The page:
Montreal considers next move for toppled John A. Macdonald statue

Opinions vary on what should be done next with the statue of Canada's first prime minister after it was brought to the ground over the weekend.

Monument to Canada's first prime minister is being repaired, but its future is uncertain

The headless statue of John A. Macdonald was removed from Place du Canada on Sunday morning. Its future is uncertain. (Graham Hughes/The Canadian Press)

The bronze likeness of John A. Macdonald looked down upon Montreal from its lofty perch for more than a century.

Erected in 1895, it was meant to celebrate Canada's first prime minister and his role in Confederation.

But in recent years, the statue has become a frequent target of vandalism. In 1992, the statue was decapitated on the anniversary of the hanging of Louis Riel, the Métis leader and founder of Manitoba, whom Macdonald had executed as a traitor.

More recently, it has been frequently splashed with red paint as his treatment and policies toward Indigenous people, particularly the establishment of the residential school system, has come under increased scrutiny.

On Saturday, the statue was pulled to the ground by a small group of protesters at the end of a demonstration calling for the defunding of Montreal police.

The force of the fall separated the statue's head from its body.

Politicians from all corners have condemned the vandalism — including Prime Minister Justin Trudeau and Quebec Premier François Legault, who said Monday the monument would be repaired and returned to the same location.

That decision, however, appears to be out of their hands.

The city hasn't yet said what it plans to do with the statue — whether it will be restoring it to the same spot in Place du Canada, adding a contextual plaque, or putting it in a museum.

Catherine Cadotte, a spokesperson for Montreal Mayor Valérie Plante, said Monday the city would take "some time to reflect on the future of this statue" and consult with "partners and experts."

A debate across Canada

Statues of Macdonald have been the target of activists in cities across Canada in recent years. Activists say honouring him is out of step with the push for racial justice.

Red paint trickles down from a statue of Sir John A. MacDonald in Charlottetown earlier this summer, following recent public demands for it to be removed. (Travis Kingdon/CBC)

Jessica Quijano, a co-ordinator at the Native Women's Shelter who spoke at the Montreal demonstration in support of defunding the police, said she was surprised when the statue came down, but not disappointed.

She blamed the incident on a lack of government action despite calls to take down the statue, including a petition with more than 46,000 signatures.

"There could have been many opportunities for the government to acknowledge the trauma and the pain that John A. Macdonald has done," she said.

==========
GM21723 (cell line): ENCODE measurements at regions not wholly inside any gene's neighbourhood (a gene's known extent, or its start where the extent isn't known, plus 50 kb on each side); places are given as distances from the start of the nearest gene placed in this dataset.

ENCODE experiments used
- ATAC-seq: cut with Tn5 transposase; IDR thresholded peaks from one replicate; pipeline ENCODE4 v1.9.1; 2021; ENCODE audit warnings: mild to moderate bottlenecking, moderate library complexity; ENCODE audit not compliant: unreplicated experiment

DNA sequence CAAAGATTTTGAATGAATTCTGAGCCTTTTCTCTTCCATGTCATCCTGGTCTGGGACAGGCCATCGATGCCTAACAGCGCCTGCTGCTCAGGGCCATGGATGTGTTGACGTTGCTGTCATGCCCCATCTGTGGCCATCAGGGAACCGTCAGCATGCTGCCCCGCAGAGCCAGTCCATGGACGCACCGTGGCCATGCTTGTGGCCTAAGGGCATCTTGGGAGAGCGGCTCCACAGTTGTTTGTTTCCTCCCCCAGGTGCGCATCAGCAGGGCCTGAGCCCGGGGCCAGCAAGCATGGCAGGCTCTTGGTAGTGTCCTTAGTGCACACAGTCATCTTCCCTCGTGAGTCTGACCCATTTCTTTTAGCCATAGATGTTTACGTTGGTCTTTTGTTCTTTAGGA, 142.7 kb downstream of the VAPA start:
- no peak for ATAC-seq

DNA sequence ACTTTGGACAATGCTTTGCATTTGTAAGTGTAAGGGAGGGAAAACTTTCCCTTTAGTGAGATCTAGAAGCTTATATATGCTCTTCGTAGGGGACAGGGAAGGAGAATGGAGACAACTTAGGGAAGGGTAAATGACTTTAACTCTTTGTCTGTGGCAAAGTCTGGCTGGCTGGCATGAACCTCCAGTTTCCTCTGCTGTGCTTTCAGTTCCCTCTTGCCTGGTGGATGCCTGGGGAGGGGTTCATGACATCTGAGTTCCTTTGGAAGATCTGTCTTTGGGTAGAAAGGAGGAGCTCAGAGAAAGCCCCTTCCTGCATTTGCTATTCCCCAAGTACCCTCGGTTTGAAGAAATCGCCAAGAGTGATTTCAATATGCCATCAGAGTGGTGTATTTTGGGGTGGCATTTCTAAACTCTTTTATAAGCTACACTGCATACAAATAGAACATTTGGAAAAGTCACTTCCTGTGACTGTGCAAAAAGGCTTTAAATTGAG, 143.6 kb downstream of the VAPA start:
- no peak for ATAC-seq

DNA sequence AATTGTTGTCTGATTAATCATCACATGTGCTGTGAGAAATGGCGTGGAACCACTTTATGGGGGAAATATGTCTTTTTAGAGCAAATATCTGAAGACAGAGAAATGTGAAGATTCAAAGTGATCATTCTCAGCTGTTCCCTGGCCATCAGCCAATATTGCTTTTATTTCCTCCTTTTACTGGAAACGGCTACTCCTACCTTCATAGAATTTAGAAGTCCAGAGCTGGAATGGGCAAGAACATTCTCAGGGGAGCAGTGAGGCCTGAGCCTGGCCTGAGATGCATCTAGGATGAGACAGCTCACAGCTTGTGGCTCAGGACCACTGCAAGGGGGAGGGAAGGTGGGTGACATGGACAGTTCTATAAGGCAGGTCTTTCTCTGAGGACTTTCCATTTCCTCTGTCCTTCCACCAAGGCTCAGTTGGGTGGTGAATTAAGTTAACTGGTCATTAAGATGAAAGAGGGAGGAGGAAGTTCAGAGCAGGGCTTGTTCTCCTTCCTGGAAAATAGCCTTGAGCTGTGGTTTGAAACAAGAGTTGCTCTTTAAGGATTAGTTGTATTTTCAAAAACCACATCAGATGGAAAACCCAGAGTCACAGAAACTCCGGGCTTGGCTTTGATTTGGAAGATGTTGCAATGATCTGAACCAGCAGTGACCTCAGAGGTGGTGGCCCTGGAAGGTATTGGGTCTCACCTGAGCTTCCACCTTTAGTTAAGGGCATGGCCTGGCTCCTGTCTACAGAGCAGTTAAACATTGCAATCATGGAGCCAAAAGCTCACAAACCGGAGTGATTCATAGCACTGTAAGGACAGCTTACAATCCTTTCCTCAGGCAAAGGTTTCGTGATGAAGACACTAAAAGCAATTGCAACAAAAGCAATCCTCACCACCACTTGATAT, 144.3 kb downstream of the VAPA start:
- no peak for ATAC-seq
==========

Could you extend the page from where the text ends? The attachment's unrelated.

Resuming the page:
The toppling of the statue, she said, "speaks volumes to how people are feeling."

"It also speaks to how, sometimes in movements, there are instances of civil unrest," she added.

Watch: What should be done with the statue?

Toppling of John A. Macdonald statue stirs public discussion

3 years ago
Duration 2:41
Featured VideoOn Saturday, protesters toppled a statue of John A. Macdonald, sparking a debate about how to discuss Canada's divisive past.

The city was more proactive in the case of another historical figure, Jeffery Amherst, a British general who advocated using smallpox blankets to kill Indigenous peoples.

Last year, it changed Amherst Street to Atateken Street, which symbolizes fraternity and peace in Kanien'kéha, the Mohawk language.

But the case of John A. Macdonald, given his place in Canadian history, is likely to be more delicate. 

What's to be done?

Michael Rice, a historian with the Sir Wilfrid Laurier School Board and a Mohawk from Kahnawake, south of Montreal, favours putting the John A. Macdonald statue back, even if the prime minister was a "complicated" figure who had "many flaws."

In his view, removing statues and plaques of figures like Macdonald means the country's history, however checkered, will be lost.

"We'll have nothing to debate," he said. "The city needs to discuss what is going to be the policy, because if they allow people to take down statues without any type of debate, I think that opens up a dangerous precedent."

Michael Rice, a historian with the Sir Wilfrid Laurier School Board and a Mohawk from Kahnawake, worries removing the statue sets a bad precedent. (Simon Nakonechny/CBC)

Emilie Nicolas, an anti-racism activist and columnist with Le Devoir, suggested on Twitter that the statue be put in a museum, without being repaired.

"If you don't want history erased, you should not want contemporary history erased either," she wrote.

"Let it be a site for dialogue around founding myths, oppression, division and reconciliation in Canada."

Dinu Bumbaru, the policy director of Heritage Montreal, a non-profit organization dedicated to preserving the city's architectural and cultural heritage, called this weekend for an "educated public discussion" around the city's landmarks — "not vandalism or similar executions."

"And Montreal deserves more monuments to add new voices. Not less."


Benjamin Shingler is a senior writer based in Montreal, covering climate policy, health and social issues. He previously worked at The Canadian Press and the New Brunswick Telegraph-Journal.

With files from Simon Nakonechny and John Paul Tasker